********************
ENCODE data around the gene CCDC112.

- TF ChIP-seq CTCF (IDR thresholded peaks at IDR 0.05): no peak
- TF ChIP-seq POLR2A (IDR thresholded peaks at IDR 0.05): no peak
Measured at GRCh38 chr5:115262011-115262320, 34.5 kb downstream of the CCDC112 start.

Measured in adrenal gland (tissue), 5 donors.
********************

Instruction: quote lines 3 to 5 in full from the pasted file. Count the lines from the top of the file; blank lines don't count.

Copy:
- TF ChIP-seq POLR2A (IDR thresholded peaks at IDR 0.05): no peak
Measured at GRCh38 chr5:115262011-115262320, 34.5 kb downstream of the CCDC112 start.

Measured in adrenal gland (tissue), 5 donors.